The imperative here is that each individual is to love the Lord God of Israel with all of his or her heart, and to see that the principles of God’s commandments are embedded within his or her mind. This can be conducted by a number of crucial exercises and disciplines. The Father knows human beings’ propensity to wander and to avoid following His commands, and so in order to help inscribe His Instruction upon the heart and mind, He has detailed some basic guidelines to help with the process. This includes a daily routine of waking up and thinking about Him, and instructing our children about Him and His love for us. Going to sleep at night, our final thoughts should be focused on the Lord. Everything that we put our hands to, or every thought that we consider, should be viewed through the grid of His understandings. In the Shema, we are even told to put the commandments of God on the very doorposts of our houses and gates, so that we will be reminded as we leave our home and return—of the imperative need to focus all of our attention, love, and loyalty to Him!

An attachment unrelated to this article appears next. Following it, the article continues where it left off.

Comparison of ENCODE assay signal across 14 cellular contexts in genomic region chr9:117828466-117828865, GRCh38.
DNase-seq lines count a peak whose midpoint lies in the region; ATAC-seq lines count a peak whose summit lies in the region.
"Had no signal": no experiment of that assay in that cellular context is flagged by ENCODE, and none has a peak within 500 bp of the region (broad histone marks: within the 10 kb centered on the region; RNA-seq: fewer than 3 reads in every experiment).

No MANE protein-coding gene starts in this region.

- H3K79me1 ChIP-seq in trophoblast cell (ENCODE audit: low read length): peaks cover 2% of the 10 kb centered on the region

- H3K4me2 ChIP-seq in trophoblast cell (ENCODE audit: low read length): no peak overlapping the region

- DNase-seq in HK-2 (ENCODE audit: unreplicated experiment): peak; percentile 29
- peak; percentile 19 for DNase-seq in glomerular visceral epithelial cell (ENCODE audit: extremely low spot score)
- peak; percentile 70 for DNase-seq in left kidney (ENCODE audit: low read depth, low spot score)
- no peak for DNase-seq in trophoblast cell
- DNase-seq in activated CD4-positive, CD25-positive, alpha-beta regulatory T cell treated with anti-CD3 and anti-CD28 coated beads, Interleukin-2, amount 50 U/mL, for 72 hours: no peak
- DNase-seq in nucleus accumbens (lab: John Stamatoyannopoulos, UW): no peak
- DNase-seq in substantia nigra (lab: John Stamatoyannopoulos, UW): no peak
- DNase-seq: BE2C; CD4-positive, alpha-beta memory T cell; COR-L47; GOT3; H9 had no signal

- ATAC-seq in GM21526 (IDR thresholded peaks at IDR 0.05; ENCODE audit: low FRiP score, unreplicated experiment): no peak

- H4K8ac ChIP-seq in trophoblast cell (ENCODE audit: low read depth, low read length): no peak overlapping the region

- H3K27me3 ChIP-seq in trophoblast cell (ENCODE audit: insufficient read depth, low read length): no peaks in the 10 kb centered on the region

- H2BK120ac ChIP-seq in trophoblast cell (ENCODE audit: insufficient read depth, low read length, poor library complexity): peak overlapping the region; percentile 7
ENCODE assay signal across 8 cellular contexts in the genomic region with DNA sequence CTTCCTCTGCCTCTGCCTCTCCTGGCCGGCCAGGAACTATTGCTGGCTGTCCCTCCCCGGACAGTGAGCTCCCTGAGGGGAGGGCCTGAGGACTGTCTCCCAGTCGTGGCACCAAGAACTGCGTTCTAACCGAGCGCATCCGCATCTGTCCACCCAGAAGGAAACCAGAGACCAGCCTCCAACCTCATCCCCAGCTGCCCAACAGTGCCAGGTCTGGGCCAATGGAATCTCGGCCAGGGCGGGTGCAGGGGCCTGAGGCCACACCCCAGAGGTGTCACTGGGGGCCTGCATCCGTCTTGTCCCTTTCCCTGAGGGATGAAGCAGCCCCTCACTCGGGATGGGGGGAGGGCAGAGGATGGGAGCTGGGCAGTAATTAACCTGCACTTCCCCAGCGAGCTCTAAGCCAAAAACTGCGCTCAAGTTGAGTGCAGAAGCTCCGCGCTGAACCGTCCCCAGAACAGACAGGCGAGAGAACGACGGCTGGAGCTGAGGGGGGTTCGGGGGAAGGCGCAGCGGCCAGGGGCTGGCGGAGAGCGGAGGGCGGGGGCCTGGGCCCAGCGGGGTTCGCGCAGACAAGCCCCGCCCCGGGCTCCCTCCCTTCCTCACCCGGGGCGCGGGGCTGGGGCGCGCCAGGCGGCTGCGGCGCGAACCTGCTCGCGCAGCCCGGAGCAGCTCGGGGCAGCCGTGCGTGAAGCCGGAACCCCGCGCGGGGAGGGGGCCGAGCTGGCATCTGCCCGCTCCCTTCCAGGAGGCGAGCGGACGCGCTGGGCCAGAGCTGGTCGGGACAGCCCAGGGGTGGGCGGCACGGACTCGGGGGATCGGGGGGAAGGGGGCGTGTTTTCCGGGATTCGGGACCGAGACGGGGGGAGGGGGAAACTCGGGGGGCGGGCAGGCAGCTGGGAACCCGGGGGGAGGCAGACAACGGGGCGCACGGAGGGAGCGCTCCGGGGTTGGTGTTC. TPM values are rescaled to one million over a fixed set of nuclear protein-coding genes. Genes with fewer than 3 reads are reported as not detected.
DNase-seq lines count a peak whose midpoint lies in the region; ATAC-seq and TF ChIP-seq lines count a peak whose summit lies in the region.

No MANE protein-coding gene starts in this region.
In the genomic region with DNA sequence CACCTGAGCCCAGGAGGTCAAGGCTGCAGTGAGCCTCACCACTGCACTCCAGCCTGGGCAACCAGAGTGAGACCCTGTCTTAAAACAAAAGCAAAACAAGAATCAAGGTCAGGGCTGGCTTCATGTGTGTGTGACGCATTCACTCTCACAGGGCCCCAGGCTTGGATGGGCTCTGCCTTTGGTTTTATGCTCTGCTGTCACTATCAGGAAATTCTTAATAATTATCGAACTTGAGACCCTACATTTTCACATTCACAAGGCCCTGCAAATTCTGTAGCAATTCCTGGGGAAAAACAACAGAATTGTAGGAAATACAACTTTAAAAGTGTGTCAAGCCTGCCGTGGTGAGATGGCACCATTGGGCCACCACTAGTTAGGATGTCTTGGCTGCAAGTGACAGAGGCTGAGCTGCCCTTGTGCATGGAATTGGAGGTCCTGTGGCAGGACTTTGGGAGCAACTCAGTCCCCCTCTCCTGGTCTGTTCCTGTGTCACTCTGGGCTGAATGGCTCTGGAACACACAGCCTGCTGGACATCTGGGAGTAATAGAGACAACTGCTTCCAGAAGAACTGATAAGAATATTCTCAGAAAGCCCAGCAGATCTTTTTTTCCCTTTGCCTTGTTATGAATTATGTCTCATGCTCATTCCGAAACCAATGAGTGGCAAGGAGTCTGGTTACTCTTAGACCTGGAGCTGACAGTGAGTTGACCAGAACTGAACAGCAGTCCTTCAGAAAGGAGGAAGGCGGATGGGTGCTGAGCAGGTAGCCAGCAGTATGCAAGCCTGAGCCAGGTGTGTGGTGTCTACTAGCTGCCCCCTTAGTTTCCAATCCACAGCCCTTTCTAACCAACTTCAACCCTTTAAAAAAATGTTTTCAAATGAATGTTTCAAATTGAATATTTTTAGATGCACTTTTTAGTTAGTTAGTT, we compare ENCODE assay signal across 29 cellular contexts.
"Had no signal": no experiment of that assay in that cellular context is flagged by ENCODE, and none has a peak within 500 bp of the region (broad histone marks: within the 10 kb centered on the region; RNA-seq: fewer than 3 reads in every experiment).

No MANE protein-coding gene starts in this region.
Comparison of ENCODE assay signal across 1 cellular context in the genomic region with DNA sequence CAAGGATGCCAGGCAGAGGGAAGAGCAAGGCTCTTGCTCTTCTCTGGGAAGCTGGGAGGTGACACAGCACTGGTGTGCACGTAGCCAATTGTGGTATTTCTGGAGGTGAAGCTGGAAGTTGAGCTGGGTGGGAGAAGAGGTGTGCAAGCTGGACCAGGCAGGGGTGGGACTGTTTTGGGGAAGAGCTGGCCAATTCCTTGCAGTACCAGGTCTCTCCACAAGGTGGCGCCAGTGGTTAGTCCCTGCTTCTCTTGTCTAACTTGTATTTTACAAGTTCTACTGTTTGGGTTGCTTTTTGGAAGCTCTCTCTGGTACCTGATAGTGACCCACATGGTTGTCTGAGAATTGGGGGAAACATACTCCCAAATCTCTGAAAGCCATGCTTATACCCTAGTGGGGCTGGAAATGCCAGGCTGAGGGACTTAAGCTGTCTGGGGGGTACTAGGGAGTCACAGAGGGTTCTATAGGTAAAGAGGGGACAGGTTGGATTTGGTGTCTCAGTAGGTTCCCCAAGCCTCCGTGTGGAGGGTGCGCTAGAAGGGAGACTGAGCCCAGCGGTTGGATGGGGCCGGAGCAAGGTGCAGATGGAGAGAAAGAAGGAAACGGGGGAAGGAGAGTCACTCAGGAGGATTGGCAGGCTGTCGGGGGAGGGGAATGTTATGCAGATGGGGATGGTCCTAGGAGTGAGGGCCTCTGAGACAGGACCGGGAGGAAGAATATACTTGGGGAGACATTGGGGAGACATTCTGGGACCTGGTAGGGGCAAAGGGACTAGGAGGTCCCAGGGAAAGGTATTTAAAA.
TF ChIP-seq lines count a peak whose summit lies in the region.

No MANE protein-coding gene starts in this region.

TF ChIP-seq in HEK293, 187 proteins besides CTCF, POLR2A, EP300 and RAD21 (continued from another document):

As you read and reflect upon the Shema, you almost get the impression that the Holy One of Israel wants as much of our attention just as your husband or wife would. He wants our hearts to be turned toward Him so that we will be one with Him in thoughts, deeds, and actions. We can yearn for such intimacy with our Creator that many of our spiritual forbearers in the faith have modeled for us. Figures like King David knew the Lord intimately, and his Psalms reflect the great love he had for Him. Psalm 19 is an excellent example for us to consider: